I actually wrote a blog recently on this very subject ( I don’t want anyone to feel cheated so I will definitely answer the major questions. However, I like books in which there’s a sense of vast mysteries just beyond our reach, so I wouldn’t want everything to be totally clear. That being said, the book is set in a country that is 10,000 years old, so it would be hard to present all of its history even if I wanted to!



Nearly all of the POV characters in The Machinery go through major changes throughout the novel - some forced, others to forge their own paths. One in particular sets up book number two to be a major scorcher of a story line (I am really looking forward to reading it!) . I was wondering if you know all of these changes, secrets and paths for a character before you set out writing, or do  they sometimes surprise you as much as they surprise the reader?


That’s a really good question. Sometimes they surprise me, though the one you’re talking about was always part of the plan. I like to loosely plan everything, but it needs to have enough flexibility to accommodate changes when they present themselves. Sometimes I do find that characters go off in different directions as I write.



Which then leads to the question: are you an Architect, a Gardener, or an Architectural Gardener?


I would say a gardener. I have the basic framework of the garden in mind, but I let the flowers grow as they want. Or something.



I feel like there is a real world parallel in The Machinery, a sort of ‘oh crap, this is what we are creating for our future’ itch! With a worshipped machine given enough sentience to choose our leaders ‘in our best interest’, and the the breaking down of societies that do not fit within its parameters (parameters set by an Overseer!); it feels like an achievable dystopia!. Was that something you had in mind when writing the book, or am I just a crazy Stephen Hawkings AI doomsayer?


Well, there is definitely a political element to it, but I didn’t set out to make any kind of political point. What really interested me was how a different type of political system would work in a fantasy setting: I wanted to look at the actual structure of government, not just the people who occupy the highest rungs on the ladder.



It always intrigues me when an author uses Masks as an integral part of their world and plot line.  What is about masks that drew you to use them in The Machinery? Do you love, or fear the idea of masks? (they scare the bejeezus out of me!)


To be honest, I didn’t even realise how many masks I had put into the book until I was a few drafts in, and then I went for it properly and incorporated them as a major element. I like how they are designed to conceal, but at the same time the choice of mask reveals something about the wearer.



Would you want to be one of the Selected on the Plateau? If so, which ‘office’ would you like to hold?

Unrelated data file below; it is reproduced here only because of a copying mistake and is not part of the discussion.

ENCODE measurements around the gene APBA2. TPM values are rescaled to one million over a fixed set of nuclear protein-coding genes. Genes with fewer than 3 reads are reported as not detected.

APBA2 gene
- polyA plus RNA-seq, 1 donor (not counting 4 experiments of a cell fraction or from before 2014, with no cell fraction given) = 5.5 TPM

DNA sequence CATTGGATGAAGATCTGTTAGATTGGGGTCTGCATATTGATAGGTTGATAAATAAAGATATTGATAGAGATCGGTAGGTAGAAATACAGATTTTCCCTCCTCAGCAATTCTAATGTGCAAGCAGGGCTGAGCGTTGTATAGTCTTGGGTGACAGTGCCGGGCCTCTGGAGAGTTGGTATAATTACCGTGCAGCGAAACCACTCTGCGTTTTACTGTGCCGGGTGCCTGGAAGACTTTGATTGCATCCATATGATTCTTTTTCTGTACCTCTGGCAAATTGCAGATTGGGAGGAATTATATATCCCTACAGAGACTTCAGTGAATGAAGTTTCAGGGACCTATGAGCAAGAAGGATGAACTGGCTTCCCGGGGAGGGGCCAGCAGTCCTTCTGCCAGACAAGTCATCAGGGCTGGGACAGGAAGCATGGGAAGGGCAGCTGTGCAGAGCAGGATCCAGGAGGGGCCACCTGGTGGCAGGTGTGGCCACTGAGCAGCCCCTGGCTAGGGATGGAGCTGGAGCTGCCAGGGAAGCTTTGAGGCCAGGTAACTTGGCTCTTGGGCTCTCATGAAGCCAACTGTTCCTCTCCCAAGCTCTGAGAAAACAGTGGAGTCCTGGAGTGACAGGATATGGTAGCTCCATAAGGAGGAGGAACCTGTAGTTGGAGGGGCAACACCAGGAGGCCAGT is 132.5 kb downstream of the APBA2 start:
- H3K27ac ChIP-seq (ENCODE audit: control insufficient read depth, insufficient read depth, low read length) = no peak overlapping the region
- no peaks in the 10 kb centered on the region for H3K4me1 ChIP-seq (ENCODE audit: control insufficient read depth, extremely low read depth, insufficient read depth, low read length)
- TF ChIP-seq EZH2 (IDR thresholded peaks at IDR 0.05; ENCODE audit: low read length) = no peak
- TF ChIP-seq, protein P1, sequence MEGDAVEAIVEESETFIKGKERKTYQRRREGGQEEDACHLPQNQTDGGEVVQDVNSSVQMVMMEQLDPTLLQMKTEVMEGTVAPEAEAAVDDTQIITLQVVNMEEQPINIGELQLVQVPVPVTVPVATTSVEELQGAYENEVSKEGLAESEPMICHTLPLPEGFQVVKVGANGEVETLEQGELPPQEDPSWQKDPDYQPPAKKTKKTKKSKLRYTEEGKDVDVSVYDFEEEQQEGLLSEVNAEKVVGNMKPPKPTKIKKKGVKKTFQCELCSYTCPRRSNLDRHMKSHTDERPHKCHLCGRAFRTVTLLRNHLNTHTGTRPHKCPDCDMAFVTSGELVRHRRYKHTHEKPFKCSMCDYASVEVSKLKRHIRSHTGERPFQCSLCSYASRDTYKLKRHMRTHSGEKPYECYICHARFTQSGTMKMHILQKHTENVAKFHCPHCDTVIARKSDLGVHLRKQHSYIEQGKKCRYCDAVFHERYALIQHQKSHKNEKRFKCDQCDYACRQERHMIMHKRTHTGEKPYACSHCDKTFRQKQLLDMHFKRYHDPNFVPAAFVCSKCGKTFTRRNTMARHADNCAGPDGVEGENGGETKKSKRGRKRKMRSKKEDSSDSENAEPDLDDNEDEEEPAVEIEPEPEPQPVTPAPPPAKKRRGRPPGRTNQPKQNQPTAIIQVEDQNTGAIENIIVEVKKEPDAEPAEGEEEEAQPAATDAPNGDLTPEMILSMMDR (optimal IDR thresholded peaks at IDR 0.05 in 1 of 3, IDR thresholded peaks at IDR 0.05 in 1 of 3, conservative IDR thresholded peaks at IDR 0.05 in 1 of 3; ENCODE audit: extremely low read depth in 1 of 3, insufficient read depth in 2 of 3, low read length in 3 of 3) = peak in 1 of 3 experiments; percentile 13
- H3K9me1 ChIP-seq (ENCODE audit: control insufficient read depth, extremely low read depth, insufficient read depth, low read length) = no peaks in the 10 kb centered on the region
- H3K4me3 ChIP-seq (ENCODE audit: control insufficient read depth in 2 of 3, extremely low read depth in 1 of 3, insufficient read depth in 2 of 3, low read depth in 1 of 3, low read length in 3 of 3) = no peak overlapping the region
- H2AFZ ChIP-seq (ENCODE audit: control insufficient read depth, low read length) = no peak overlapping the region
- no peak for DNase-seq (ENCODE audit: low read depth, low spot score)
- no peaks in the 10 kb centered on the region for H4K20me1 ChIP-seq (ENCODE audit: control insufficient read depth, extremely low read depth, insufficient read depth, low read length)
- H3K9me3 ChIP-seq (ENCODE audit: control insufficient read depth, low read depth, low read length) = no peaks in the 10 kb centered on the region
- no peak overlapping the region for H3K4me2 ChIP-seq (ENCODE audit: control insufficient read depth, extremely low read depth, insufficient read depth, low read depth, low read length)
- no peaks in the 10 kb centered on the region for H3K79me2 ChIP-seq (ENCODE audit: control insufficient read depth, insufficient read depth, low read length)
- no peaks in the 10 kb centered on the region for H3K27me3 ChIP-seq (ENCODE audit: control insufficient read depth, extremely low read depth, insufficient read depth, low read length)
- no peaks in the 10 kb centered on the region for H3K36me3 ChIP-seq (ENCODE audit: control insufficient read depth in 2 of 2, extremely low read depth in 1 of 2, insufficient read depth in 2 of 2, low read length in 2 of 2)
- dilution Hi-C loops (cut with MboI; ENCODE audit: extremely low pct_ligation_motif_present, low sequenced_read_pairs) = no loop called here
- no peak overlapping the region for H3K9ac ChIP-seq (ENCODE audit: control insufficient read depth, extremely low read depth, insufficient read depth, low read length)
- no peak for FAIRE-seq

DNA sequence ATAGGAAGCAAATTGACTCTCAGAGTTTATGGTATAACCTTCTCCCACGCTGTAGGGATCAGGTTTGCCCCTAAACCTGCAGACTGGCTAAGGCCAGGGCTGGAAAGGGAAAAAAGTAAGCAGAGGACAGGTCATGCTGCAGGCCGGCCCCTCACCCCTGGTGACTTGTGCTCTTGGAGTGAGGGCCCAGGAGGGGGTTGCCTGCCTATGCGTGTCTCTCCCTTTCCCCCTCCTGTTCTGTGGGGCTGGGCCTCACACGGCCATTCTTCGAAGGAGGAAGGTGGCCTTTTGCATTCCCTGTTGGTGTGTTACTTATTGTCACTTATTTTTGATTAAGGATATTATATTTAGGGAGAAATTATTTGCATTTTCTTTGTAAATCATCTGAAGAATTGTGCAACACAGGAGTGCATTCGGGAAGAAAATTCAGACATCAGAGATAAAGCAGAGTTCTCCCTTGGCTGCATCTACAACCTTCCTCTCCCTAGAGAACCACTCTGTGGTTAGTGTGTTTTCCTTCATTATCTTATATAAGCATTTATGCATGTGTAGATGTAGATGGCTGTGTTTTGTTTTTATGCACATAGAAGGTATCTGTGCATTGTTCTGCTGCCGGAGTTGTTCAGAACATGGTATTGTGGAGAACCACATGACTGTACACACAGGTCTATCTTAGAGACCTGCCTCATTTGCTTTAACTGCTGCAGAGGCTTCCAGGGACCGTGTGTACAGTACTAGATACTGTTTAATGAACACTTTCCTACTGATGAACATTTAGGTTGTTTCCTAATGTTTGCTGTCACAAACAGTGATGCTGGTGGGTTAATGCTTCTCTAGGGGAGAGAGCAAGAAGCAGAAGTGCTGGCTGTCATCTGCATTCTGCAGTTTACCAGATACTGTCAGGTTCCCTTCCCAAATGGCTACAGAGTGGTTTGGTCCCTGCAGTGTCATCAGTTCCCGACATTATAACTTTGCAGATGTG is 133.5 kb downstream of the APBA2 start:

I don’t think I would like to live there. If I had to choose, I think I would go for Strategist. That’s a nice house he or she gets.



If I told you that you had to live within the world of The Machinery for a month, what would you do?


Marvel at your powers, and then start inventing a nearby paradise island where I could retreat. 



What are your top 10 obligatory fantasy books/series reads?


Number one is the Gormenghast series: I love the weirdness! Then (in no particular order): Lord of the Rings (obviously), A Song of Ice and Fire (likewise), the Viriconium series, the Narnia books, the Broken Empire series, the Gentleman Bastard sequence, anything by N.K. Jemisin, and anything by Tad Williams. That leaves one more spot. If only I could think of a new fantasy book that readers should immediately turn to …. Hmmmm……



What authors/books/genres are you reading at the moment?


I actually read a lot of non-fiction. In terms of fiction I’ve been spending time catching up with stuff by other writers who came through the same programme as myself. It’s introduced me to genres I normally wouldn’t consider, which has been great. 



Are you an e-booker or a dead tree collector, or both? And will The Machinery by released in paperback in the future?


I will normally go for ebook, just so I can start reading RIGHT AWAY, but of course I love good old traditional books, too. Yes, there will be a paperback out in March 2016.



Are you working on anything right now (hopefully the next Machinery novel…)?


Yep, The Strategist is almost ready to be sent to my editor. It should be out in May 2016.



Will we see you out and about at any conventions, bookstores etc. in the future that you would like to mention?


Yes indeed! I will be at FantasyCon in Nottingham in the UK from the 23-25 October. I’m looking forward to it!



Is there anything else you wish to tell the world? About anything at all?


I think we’ve covered everything! Thanks a lot for having me. Oh, one thing – if you read a book, please leave a review. The author will love you for it. 


Another author that has survived the Book Frivolity torture experience! All the thanks go to Gerrad Cowan for braving it, and being such a good sport! Remember to go and follow Gerrard's blog at, on the Book'o'Faces at and @GerrardCowan on Twitts. (and buy his book damnit!)